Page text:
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Posted Jun. 14: 

Regarding your item on judicial activism in Canada and the court's striking down of the "spouse in the house" welfare rule (May 31-Jun. 2), which cites a column by Christina Blizzard: First off, Christina Blizzard is one of the most partisan pro-right writers in Ontario in the mainstream media, and heavily favors the current provincial government. Typically, it's not what she says, but what she omits. I admit to not having the time to read her article, however, for a good alternate opinion, it would be worth reading another column from the Toronto Sun written perhaps a week earlier by Marianne Meed Ward on the same topic. I wish I could find a link for it... 

This "central plank" of welfare reform is actually a very old rule which was originally abolished in the late 1980s.  Everyone knew that it would not stand up to constitutional scrutiny. Why? Because the law is applied unevenly: 

 1. Same-sex spouses are not included; 
 2. The classification of same-as-married does not agree with other statutes; 
 3. The classification of being a "spouse-in-the-house" is highly arbitrary. 

Co-tenants found themselves being classified as spouses, yet were unable to claim their sudden spouse as a dependent under other laws. 

What was the most silly of all this was that a progressive ruling which allowed a welfare recipient to sublet part of their apartment without having to declare the income (unless the welfare rent supplement amount + the rental income amount exceed the total rent on the unit, I believe), easily led to single mothers suddenly having a new spouse if they sublet a room to a male. They don't even have to have intimate relations to get classified as spouses. If the tenant so much as babysits, or picks the kids up from daycare here or there, suddenly he's a spouse-in-the-house, and all of his financial details are the government's business. 

The rule is really an excellent example of assumed guilt, which plagues welfare recipients everywhere.  I agree that people can and do abuse the system, but this rule as defined and applied is unfair.  I am not a lawyer, or a welfare advocate. But the amount of mis- and disinformation on this issue has astounded me. If only my government was as zealous tracking down tax-dodgers.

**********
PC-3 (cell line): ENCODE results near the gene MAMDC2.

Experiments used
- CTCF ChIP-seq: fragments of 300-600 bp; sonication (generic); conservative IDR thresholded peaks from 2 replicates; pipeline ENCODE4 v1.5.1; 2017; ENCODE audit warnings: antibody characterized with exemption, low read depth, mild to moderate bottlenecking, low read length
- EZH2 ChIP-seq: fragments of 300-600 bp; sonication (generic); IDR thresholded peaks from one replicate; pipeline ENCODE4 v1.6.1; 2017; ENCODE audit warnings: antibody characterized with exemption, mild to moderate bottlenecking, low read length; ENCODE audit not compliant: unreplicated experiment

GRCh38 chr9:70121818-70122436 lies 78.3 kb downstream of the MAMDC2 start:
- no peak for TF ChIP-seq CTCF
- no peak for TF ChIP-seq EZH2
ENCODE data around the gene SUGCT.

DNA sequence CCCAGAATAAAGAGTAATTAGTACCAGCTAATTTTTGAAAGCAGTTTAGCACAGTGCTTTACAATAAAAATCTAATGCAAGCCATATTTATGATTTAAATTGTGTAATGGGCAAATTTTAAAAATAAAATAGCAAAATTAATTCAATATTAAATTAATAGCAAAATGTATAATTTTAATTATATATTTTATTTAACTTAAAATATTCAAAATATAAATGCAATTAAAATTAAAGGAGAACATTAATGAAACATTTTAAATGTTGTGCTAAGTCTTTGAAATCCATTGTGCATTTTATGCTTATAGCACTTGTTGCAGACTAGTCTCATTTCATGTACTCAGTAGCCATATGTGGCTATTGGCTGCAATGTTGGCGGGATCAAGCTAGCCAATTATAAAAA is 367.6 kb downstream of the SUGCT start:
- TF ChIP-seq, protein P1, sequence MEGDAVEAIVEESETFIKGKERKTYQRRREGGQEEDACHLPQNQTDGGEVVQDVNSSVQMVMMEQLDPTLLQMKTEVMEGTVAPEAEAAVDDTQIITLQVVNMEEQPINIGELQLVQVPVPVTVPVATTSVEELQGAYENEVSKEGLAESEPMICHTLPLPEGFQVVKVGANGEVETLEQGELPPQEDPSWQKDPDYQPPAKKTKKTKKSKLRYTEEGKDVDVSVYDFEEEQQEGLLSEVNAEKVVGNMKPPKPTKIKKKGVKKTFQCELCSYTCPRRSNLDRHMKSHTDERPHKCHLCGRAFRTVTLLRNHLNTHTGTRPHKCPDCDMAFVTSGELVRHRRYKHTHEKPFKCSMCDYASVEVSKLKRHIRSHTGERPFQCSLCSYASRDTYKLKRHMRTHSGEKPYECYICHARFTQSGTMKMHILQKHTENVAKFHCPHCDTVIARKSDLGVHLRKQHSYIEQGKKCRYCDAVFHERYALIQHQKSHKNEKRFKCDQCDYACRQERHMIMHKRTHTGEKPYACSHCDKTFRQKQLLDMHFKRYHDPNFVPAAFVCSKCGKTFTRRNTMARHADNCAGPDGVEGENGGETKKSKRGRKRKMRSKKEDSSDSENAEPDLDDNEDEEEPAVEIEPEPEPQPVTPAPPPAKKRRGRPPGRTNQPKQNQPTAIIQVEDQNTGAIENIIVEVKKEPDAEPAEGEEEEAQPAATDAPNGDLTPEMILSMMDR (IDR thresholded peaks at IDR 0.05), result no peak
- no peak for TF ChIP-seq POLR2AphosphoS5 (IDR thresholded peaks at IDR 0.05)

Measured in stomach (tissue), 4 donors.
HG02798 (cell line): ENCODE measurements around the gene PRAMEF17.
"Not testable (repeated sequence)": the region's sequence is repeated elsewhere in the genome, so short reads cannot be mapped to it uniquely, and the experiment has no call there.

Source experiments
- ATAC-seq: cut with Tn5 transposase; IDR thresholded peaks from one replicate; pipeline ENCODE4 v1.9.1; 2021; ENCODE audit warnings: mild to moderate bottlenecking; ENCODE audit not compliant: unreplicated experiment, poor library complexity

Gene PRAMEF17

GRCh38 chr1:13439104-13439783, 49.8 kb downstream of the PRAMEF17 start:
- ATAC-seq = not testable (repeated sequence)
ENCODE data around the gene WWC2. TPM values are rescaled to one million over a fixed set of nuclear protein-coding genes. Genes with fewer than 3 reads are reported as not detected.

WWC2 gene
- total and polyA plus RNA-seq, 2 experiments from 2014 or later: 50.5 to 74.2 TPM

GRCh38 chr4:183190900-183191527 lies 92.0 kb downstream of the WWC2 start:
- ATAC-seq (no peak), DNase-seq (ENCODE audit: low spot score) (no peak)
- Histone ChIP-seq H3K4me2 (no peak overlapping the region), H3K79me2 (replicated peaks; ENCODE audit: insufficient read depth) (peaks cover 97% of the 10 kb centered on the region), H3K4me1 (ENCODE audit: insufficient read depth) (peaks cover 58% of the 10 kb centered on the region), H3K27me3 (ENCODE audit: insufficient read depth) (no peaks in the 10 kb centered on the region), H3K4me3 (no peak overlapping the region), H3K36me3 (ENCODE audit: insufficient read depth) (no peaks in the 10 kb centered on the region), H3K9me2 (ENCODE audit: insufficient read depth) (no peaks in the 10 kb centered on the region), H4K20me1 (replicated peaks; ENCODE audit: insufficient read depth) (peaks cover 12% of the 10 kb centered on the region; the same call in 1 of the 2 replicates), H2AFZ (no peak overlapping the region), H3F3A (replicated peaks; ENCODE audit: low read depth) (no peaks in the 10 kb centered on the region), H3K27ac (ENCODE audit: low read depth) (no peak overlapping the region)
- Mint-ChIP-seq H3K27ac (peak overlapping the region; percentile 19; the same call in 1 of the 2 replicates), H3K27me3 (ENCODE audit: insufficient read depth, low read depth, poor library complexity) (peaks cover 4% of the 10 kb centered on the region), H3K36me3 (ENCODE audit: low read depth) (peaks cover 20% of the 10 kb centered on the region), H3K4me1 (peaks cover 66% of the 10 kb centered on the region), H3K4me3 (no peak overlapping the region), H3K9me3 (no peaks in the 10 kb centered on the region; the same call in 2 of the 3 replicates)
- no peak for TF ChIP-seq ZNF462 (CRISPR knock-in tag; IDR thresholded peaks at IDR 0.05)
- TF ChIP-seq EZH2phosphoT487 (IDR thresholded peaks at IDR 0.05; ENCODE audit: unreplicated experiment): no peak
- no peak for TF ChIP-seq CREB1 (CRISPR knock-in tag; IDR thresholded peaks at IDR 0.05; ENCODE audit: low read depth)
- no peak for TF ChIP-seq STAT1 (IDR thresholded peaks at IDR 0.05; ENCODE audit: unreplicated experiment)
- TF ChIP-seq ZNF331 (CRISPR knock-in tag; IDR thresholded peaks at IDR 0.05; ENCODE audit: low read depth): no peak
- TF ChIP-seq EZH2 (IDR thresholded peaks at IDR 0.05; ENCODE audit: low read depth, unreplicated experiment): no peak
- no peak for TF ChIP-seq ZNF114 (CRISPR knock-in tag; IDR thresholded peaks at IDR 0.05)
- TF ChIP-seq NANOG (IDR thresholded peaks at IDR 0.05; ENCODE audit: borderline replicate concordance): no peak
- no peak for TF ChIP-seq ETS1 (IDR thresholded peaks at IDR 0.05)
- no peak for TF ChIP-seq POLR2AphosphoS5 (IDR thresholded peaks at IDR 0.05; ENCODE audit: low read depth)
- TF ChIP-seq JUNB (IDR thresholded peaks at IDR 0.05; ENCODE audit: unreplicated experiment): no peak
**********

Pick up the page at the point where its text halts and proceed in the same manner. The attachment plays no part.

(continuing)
As for judicial activism in Canada - often its presence is in the eyes of the beholder. Anyway, in Canada, the judiciary does not have the final say on constitutional issues.  The various legislatures and the federal Parliament do as they can enact the constitution's notwithstanding clause.  -- Mark Francis, Orillia, Ont.

After having read your April 2002 Archive page, I was prompted to write. The story (Apr. 19-21) about Daniel Hannant suing the - guess who - bat company sounds so simple. I wonder what your spin would be on this story if your child (or one close to you) was in that position. Maybe you could have a little more compassion for a family who agonized for days, waiting to find out if their son would live or die, and has now been humiliated (thanks to several news columns) on top of dealing with Daniel's injury. They don't use these bats in the major leagues, why should they be used in school? It amazes me that writers are so quick to type up a newsy tidbit without searching for the facts. If you had done so, you might have realized that this lawsuit was not about money, nor about warning labels, but about the safety of the next pitcher who has no reaction time due to a specific type of bat. When all is said and done, you might also consider that you are slamming a teenager with your columns, a young man who was a good baseball player, who worked hard to get over a serious head injury, and who does not deserve the harsh criticism that he is receiving. -- Cathy Ervin

You discuss the slogan of a drunk driving defense lawyer, "Friends don't let friends plead guilty" (May 13).  It probably came from this website. -- Cole Thompson, Senior News Producer, Court TV, N.Y.C.

I have read with interest your recent report (May 10-12) on the Audubon Quartet dispute.  You seem to have obtained most of your information from defendant Clyde Shaw or persons close to him.  For a broader perspective on the facts of this case including facts you may not have been told, I invite you to look at my web site.  I think some of its highlights regarding the defendants' conduct are very much in tune with the general theme of your website.  -- Michael Renardy, Blacksburg, Va.

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